2.3.6 Loss of DRD4 function suppresses GNS growth

To validate DRD4 as a therapeutic target in GBM and determine if loss of its function phenocopies the effect of PNU 96415E and L-741,742, I performed shRNA-mediated knockdown experiments and measured the effect on cell proliferation. I tested five lentiviral shRNA constructs out of which only one shRNA-DRD4 constructs (shRNA-DRD4-4) caused consistent knockdown at 72 hours post transfection (Figure 2.10A). I confirmed reduced DRD4 expression after transduction of the shRNA-DRD4 construct in two separate GNS lines (Figure 2.10B-C). This knockdown was accompanied by a significant reduction in proliferation compared to control shRNA-eGFP transfected cells (Figure 2.10D-E). Moreover, DRD4 knockdown cells are less sensitive to DRD4 antagonists (L-741,742) than control shRNA-eGFP transfected cells validating selectivity of the compounds to DRD4 (Figure 2.10F). Altogether, these results confirm the inferred role for DRD4 function in GNS cell growth.  A  B                                                                   C            D                                                                  E  F  Figure 2.10. Loss of DRD4 function phenocopies DRD4 antagonist’s effects. A. Western blot analysis for anti-DRD4 and β-actin in GNS (G362) cells transiently transfected with various short hairpins against DRD4 post 72h. B&C. Western blot analysis for anti-DRD4 and anti-β-actin in G362 and G482 cells, transiently transfected with shRNA against DRD4 and eGFP at 72h post transfection. D&E. Cell viability assay for G362 and G481 cells transiently transfected with shRNA-DRD4 and shRNA-eGFP measured over 5days. N=3, mean ±SEM. * p<0.005, ** p<0.0005, unpaired one-tailed t-test. F. Percent growth inhibition of G362 cells transiently transfected with shRNA-DRD4 and shRNA-eGFP treated with L741,742 for 3 days. N=3, mean ±STDEV.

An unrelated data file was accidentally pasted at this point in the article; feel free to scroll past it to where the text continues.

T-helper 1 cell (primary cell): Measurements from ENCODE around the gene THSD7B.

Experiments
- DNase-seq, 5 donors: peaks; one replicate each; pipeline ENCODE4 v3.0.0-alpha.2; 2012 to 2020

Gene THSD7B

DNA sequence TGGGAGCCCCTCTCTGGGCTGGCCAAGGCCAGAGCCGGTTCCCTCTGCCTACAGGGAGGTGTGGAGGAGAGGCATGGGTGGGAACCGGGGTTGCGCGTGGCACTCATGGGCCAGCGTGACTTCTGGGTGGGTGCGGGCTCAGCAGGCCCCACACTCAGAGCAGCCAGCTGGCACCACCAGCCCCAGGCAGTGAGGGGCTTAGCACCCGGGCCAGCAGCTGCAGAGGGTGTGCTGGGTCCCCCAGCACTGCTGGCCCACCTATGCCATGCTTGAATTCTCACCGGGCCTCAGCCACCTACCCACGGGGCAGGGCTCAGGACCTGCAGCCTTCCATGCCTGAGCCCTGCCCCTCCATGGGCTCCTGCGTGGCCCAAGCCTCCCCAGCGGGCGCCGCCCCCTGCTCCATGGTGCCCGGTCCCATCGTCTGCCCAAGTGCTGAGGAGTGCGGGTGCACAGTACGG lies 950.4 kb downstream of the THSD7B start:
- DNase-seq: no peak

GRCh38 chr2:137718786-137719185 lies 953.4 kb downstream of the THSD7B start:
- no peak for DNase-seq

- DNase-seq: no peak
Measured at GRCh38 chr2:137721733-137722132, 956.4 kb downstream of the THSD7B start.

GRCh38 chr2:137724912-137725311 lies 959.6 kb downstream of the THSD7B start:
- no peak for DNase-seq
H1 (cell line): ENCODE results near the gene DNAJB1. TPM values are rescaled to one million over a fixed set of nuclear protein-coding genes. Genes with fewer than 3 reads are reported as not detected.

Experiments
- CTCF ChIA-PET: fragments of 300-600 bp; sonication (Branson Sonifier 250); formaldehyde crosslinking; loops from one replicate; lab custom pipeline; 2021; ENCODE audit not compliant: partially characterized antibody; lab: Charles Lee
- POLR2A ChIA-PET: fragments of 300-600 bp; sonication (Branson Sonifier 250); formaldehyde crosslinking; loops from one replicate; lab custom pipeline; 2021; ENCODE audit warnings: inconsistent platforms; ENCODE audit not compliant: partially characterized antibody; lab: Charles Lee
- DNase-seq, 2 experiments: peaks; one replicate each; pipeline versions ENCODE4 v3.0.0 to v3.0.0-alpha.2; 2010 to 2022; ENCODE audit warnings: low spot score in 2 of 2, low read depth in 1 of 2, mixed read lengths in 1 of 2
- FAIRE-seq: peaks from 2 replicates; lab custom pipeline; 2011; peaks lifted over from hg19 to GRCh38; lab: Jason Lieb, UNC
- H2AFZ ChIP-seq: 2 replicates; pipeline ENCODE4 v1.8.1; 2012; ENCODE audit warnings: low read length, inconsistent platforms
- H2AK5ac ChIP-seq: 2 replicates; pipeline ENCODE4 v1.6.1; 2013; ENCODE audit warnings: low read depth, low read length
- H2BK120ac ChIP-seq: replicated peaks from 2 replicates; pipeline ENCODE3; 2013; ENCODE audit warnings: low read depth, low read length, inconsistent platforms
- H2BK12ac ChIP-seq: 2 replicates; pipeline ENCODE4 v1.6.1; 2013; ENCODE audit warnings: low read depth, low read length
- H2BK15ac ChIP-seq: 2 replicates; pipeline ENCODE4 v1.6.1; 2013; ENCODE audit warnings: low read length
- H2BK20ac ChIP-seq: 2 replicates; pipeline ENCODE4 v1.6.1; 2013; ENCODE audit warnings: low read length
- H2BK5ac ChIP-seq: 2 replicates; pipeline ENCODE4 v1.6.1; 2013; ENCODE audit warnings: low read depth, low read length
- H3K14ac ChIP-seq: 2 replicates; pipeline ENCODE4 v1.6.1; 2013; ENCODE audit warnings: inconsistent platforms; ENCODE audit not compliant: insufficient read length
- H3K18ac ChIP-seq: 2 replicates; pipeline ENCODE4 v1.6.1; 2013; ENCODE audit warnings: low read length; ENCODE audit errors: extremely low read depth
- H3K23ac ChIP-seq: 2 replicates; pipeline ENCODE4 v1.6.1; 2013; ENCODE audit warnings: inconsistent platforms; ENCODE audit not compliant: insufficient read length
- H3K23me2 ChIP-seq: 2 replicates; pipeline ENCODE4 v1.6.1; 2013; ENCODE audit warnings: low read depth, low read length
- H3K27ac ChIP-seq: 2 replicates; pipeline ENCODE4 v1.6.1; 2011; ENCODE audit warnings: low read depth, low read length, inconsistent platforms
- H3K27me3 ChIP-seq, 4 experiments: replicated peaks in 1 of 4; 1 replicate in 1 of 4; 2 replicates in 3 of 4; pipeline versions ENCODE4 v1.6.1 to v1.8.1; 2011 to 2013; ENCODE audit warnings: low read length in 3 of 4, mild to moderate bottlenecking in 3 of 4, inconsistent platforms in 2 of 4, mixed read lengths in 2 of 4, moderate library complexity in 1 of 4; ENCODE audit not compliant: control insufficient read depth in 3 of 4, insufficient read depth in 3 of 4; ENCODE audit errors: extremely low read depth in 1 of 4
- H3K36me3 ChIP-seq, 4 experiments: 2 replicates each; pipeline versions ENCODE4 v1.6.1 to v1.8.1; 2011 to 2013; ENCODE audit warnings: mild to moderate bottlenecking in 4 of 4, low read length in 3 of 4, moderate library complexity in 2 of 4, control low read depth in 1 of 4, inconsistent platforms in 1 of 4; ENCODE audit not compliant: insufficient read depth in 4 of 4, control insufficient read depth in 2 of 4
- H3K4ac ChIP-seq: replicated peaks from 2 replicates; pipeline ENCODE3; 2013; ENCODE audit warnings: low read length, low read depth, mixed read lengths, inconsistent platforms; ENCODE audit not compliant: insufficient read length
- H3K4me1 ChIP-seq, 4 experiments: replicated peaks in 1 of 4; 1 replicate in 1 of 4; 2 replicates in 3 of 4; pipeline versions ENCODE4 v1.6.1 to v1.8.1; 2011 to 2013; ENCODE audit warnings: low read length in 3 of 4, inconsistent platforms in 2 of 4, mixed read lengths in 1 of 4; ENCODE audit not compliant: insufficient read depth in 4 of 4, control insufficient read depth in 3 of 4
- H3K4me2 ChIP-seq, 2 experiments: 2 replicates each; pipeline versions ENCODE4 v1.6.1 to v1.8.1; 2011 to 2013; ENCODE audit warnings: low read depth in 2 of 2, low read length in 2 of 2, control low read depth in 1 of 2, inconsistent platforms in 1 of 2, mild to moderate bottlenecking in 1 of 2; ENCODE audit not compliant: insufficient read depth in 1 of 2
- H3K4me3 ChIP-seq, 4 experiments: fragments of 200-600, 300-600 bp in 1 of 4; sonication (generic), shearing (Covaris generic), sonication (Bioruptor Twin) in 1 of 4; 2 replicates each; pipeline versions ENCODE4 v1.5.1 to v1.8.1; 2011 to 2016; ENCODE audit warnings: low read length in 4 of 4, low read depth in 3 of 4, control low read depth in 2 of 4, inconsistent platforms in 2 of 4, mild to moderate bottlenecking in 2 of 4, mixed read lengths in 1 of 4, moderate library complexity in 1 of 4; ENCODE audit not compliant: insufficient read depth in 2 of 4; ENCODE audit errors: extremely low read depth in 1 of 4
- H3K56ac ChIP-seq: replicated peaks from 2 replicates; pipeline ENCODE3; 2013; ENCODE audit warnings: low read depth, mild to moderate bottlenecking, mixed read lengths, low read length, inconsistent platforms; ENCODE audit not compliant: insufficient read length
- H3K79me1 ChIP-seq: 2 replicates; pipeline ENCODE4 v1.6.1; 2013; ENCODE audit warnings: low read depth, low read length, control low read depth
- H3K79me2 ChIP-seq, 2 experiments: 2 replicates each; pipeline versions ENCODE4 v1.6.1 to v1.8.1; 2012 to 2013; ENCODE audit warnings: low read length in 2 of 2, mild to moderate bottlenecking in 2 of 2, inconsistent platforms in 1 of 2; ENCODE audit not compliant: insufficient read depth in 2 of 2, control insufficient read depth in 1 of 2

2.4 Discussion